Congregational meet-ups without the worship can boost wellbeing in the same way as going to church or attending other religious groups, a new study suggests.
Whether at the temple, church or mosque, worshipping together has long been linked to better mental and physical health.
Now people who regularly attend secular or non-religious groups are shown to get similar feel-good vibes, simply through social bonding, psychologists reveal.
Researchers at Brunel University London studied members of the growing secular community, The Sunday Assembly – described as a church without the religion.
"Secular congregations may be a good alternative for non-religious people who want the health benefits religious communities traditionally offer," said Dr Michael Price.
The psychologist tracked 92 people aged 23 - 73 as they attended Sunday Assembly sessions in the UK, US, Australia and Canada. With social bonding, inspirational talks and group singing, Assembly meetings take much the same form as religious gatherings – minus the religion.
Price, who led the study, spent longer than six months measuring Sunday Assembly goers' satisfaction with life, feelings of social connectedness and general happiness.
As religion's popularity steadily wanes across Western cultures, he wanted to see if non-religious people can tap into the same wellbeing benefits group worship offers.
Results just out in the journal Secularism and Nonreligion show going to Sunday Assembly sessions relates positively to wellbeing. Spending 2.5 hours a week doing Assembly activities was linked to an extra 10 percentile points on the UK national wellbeing scale. For example, an attendee's wellbeing score might go from being higher than 60%, to being higher than 70%, of other Brits.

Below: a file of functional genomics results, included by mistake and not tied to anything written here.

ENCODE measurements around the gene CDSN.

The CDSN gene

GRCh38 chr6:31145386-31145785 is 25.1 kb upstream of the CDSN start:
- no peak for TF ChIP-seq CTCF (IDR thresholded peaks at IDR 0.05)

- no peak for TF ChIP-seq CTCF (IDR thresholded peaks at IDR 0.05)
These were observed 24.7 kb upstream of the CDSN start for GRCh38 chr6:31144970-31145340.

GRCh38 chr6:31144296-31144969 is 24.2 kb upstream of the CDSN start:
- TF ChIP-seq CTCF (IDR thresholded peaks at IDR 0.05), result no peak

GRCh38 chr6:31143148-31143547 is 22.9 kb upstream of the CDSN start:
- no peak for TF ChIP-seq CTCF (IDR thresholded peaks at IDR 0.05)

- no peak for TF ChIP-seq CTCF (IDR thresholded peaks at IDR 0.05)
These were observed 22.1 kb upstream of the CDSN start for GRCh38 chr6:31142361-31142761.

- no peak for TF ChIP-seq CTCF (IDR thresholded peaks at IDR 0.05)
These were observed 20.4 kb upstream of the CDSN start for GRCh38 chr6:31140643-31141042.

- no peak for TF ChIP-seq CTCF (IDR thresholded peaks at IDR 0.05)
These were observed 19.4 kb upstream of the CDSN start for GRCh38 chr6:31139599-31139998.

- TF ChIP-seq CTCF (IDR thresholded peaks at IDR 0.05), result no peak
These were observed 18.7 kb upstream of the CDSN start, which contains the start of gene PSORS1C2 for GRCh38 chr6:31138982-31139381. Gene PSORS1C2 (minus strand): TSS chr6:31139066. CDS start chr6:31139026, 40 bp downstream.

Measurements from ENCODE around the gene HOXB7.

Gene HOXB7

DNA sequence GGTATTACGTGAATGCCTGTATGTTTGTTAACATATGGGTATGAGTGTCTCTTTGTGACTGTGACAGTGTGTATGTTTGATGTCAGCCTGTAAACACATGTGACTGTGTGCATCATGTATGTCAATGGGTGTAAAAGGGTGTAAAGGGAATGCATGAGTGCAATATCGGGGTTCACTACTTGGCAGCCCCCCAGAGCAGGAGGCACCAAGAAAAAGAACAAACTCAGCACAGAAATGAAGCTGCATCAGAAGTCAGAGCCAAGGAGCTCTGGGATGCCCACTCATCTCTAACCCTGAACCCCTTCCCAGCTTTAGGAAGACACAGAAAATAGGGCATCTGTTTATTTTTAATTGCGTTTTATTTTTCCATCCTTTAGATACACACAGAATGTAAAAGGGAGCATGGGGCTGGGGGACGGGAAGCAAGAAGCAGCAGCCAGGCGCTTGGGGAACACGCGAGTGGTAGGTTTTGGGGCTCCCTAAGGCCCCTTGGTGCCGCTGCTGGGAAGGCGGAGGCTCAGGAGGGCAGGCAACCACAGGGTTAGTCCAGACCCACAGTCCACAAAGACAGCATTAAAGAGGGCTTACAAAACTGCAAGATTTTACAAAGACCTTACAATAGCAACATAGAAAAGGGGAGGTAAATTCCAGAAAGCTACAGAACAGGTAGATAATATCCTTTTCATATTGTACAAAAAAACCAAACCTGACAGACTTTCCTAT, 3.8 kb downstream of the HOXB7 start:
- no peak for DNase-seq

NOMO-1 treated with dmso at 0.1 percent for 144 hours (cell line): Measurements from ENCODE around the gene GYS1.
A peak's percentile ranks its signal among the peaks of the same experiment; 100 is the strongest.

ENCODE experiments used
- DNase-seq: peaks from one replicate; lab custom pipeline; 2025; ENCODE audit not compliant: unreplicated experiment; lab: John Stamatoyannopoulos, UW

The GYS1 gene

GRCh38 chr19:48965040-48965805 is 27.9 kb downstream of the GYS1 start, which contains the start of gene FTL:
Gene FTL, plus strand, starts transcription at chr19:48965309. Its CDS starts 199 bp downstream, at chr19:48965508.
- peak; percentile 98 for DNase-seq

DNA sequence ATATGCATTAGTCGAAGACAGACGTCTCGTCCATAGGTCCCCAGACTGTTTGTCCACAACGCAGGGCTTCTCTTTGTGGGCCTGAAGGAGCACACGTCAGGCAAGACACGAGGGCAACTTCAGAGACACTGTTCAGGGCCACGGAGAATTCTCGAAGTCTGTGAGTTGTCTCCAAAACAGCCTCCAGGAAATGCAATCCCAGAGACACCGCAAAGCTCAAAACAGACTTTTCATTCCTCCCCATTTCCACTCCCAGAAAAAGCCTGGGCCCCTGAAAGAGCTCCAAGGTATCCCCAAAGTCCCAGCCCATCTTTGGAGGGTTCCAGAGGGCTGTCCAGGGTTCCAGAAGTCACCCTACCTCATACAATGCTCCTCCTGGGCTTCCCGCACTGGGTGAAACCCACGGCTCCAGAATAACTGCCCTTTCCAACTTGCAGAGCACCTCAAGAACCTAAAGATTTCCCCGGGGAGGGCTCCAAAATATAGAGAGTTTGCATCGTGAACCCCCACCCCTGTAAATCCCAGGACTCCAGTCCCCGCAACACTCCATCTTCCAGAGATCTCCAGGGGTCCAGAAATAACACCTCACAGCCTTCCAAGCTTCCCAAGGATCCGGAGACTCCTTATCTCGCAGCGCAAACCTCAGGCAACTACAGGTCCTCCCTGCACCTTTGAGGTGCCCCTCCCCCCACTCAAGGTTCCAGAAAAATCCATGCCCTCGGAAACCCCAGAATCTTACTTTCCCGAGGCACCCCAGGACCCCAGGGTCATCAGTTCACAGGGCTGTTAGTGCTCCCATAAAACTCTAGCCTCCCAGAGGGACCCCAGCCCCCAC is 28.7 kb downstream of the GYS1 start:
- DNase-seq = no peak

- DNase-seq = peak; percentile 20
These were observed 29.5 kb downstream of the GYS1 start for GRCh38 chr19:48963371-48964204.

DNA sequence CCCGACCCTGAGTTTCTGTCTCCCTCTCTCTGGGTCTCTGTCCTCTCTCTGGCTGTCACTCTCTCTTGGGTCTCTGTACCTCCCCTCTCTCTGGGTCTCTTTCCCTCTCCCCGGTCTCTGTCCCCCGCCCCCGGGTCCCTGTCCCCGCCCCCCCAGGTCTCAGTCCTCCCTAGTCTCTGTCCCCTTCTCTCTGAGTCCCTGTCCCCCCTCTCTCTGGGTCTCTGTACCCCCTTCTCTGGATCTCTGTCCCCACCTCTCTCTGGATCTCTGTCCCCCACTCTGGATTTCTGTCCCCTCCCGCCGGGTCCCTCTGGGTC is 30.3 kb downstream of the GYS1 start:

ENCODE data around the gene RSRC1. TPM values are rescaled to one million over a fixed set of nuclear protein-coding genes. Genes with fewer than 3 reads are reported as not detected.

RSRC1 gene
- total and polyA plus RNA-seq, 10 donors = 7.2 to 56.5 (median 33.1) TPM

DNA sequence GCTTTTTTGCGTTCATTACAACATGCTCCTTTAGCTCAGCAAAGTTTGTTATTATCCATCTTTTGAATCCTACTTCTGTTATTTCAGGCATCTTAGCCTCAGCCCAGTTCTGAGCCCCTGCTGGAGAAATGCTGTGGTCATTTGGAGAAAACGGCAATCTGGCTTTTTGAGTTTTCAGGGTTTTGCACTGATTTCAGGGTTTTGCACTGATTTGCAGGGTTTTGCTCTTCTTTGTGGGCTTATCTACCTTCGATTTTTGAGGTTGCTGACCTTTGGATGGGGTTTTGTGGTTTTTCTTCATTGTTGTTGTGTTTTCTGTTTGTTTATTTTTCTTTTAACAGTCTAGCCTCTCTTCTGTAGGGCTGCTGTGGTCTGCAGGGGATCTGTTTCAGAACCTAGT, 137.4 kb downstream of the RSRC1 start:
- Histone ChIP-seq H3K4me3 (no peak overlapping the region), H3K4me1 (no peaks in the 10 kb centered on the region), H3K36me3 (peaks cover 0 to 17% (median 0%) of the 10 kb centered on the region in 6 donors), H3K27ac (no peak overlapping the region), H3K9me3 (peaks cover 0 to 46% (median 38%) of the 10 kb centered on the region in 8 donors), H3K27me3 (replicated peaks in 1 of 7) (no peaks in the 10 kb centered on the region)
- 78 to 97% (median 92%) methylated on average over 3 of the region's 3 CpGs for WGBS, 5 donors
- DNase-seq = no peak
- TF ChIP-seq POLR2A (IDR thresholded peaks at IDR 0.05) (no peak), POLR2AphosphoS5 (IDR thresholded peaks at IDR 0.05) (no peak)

"It is brilliant to have independent confirmation of what we see with our own eyes – people's lives improving," said Sunday Assembly founder, Sanderson Jones. "This is exactly what we wanted to happen.
"Society is experiencing a crisis of meaning and belonging. Congregational communities answer the most fundamental human needs for belonging and meaning. The problem is that today, religious stories don't ring true in our increasingly secular age."
Assembly goers started an average 1.2 close social relationships with people they met there, a degree of bonding similar to that experienced by traditional church-goers. And joining in Assembly activities was more strongly linked to wellbeing, compared with other kinds of social activities.
Surprisingly, the most important part of the meetings for social bonding was not the formal service but the informal socialising before and after it. Group singing was also commonly noted for creating a sense of community.
"If secular quasi-religious organisations like The Sunday Assembly continue to gain popularity," Dr Price said, "they could have a positive benefit on the wellbeing of many people who, for whatever reason, would affiliate more readily with them than with more traditional religious groups."
"The increase of social isolation, mental ill health and fractured cultural climate can all be alleviated with a renewal of inclusive, welcoming congregational communities," Jones added.
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